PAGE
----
Optimize your medical database for patient matching

Published: November 8, 2018 by Experian Health

In a recent healthcare information technology survey, more than 40 percent of chief information officers identified patient matching as healthcare’s top IT concern. And though a quarter of the respondents admitted it wasn’t a current priority for their organizations, they did say that it very much should be.

There’s no shortage of reasons why, but the most pressing is the need to reduce medical errors, which account for over 250,000 deaths in the United States every single year. Case in point: Seventeen percent of CIOs acknowledged that errors in matching data with the right medical identities have led directly to adverse outcomes for patients.

The numbers speak for themselves: Healthcare organizations must find more effective ways to manage the data within their networks. That begins with building a robust medical database that not only hoses data, but also knows how to match it with the proper patients.

How robust EMPIs streamline workflows

An enterprise master patient index (EMPI) is a database that can help you clean up your data and eliminate duplicate and inaccurate records. It uses algorithms to match exact data elements among disparate records, as well as elements that fall within an acceptable range of possible compatibility.

Using technology that can apply an algorithm of probabilistic and referential matching methodologies will allow healthcare organizations to expand beyond the limitations of conventional single methodology matching, as both probabilistic and referential matching techniques provide a higher degree of likeliness.

The system assigns these data points to unique identities that follow patients throughout the organization. Any new data generated within the network is also attached to this identity, meaning physicians, specialists, pharmacists, and other members of the patient’s care team can access and update it as needed.

EMPI support tools and unique patient identities are building blocks toward creating a healthcare ecosystem that’s truly interoperable. According to an April 2018 survey by Black Book, hospitals with an EMPI report “consistently correct patient identification at an overall average 93 percent of registrations and 85 percent of externally shared records among non-networked providers.”

Unfortunately, not all healthcare systems possess the IT infrastructure to support these programs. And as long as some organizations fail to integrate similar platforms, providers won’t reap the benefits of industry-wide interoperability — and patients will continue to suffer. Whether it’s a frustrating billing mix-up, privacy breach, or a detrimental (or even fatal) misdiagnosis, many errors can be successfully prevented with an EMPI.

Filling in the holes

The goal of such a system should be to standardize data entry and access within each healthcare organization, as well as across the entire industry. Such a network could protect, govern, and match unique patient identities across every discipline and every aspect of their care continuum. But in order for the system to achieve these goals, you need to be sure you’re feeding it relevant, recent patient information. To ensure you have enough patient data to build an EMPI that accurately matches profiles, ask yourself these questions:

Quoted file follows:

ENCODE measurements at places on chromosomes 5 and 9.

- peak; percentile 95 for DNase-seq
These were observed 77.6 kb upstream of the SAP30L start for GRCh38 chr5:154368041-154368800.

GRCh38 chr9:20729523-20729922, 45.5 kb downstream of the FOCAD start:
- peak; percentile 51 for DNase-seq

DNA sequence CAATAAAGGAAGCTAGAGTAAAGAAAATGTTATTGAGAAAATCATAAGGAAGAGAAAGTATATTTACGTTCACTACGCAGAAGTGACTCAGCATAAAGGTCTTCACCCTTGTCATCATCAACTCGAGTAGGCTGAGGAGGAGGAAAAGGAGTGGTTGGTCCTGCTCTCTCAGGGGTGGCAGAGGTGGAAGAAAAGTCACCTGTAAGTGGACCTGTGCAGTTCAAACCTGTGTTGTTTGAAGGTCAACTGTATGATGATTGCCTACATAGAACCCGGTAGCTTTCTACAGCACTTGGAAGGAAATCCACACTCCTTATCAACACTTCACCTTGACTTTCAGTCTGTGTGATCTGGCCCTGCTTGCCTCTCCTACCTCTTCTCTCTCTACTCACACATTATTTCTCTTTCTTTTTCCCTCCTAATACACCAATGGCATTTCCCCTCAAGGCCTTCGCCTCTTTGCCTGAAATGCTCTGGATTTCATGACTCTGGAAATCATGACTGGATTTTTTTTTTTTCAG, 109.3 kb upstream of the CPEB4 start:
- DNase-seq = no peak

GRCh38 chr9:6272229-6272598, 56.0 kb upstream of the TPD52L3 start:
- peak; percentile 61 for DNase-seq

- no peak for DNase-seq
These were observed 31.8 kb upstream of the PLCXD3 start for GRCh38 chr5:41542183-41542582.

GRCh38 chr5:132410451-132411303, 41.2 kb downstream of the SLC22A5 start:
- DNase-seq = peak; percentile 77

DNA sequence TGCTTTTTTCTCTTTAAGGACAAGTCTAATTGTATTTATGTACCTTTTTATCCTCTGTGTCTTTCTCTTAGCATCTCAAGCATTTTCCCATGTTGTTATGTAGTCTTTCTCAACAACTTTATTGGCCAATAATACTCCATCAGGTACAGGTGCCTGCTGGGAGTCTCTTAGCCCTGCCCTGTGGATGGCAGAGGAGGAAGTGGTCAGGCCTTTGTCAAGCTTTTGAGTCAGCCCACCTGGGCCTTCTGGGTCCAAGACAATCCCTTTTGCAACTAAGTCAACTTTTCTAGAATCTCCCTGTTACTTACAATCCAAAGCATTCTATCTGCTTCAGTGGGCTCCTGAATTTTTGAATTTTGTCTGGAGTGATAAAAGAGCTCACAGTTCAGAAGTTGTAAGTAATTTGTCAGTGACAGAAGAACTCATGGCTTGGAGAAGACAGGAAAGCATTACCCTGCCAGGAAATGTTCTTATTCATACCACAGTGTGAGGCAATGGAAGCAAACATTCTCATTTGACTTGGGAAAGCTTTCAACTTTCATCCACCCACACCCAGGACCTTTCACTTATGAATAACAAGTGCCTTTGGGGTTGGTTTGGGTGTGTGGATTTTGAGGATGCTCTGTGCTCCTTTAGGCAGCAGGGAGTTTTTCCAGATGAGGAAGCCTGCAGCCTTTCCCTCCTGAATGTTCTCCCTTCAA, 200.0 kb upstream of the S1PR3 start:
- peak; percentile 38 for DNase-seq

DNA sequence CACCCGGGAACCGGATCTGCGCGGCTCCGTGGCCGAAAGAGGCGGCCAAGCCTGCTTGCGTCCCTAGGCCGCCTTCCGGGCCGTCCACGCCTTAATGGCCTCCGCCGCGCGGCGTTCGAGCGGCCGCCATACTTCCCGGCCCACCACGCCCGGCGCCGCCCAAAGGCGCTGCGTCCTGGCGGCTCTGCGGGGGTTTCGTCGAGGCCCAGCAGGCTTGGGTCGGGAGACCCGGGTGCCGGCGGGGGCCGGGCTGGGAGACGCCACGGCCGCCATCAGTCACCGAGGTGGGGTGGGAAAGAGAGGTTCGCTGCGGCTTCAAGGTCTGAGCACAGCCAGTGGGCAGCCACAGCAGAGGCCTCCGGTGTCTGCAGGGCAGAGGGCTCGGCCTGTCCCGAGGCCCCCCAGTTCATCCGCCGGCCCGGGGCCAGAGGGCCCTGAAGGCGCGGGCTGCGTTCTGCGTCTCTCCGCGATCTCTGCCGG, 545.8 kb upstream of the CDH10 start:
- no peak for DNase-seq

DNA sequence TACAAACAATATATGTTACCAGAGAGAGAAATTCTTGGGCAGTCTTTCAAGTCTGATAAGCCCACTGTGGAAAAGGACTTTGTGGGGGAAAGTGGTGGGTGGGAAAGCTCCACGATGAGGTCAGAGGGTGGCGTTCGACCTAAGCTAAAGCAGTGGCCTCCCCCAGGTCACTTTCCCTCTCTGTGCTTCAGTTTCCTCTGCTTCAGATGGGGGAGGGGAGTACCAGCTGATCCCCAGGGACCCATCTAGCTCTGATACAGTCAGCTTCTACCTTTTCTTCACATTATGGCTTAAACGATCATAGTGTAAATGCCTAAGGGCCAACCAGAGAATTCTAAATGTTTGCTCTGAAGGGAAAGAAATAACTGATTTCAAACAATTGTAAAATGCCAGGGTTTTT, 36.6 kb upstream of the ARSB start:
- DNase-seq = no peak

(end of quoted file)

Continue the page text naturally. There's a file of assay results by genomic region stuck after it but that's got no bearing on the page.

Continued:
1. What kind of medical care have my patients received before this visit?

When patients enter a new hospital, they’re given a brand-new identity, or patient number, that’s only relevant to that healthcare system. The identity you assign them within your own organization doesn’t provide any insight about what they’ve experienced before their current visit — and that’s the crux of the matter. When patient information is siloed within a specific system, you have no view of the patient’s medical history. But when it’s shared across systems and fed into a more dynamic and interoperable data management system, patients will ultimately receive better care.

2. Who are my patients when they’re not “patients”?

It’s important to understand who patients are when they’re not in the hospital. Yes, they’re husbands and wives, mothers and fathers, brothers and sisters. But some could be physically fit, while others haven’t seen the inside of a gym in years. Some might get regular checkups, but others cannot afford to see a physician regularly. All of these traits factor into your patients’ identities. With a comprehensive EMPI, you can tie them together to understand the environmental and socioeconomic factors that influence your patients’ health. You can then identify what social determinants of health need to be addressed or could potentially influence the efficacy of certain treatments.

3. Can we identify patients without a picture ID?

Biometrics such as fingerprints and iris scans are more secure forms of identification than a photo ID. They’ll not only make it easier to identify patients, but will also offer heightened security against fraud. That being said, even biometric identification isn’t 100 percent secure unless it’s part of a database, such as the EMPI, that accurately matches patient identities with relevant medical data.

Accepting that the healthcare industry needs better data management and patient-matching strategies is the first step to realizing those goals. EMPIs have shown organizations the value in universal patient identities. Now, they simply need comprehensive databases that are robust enough to keep patient identities consistent across the entire healthcare ecosystem.

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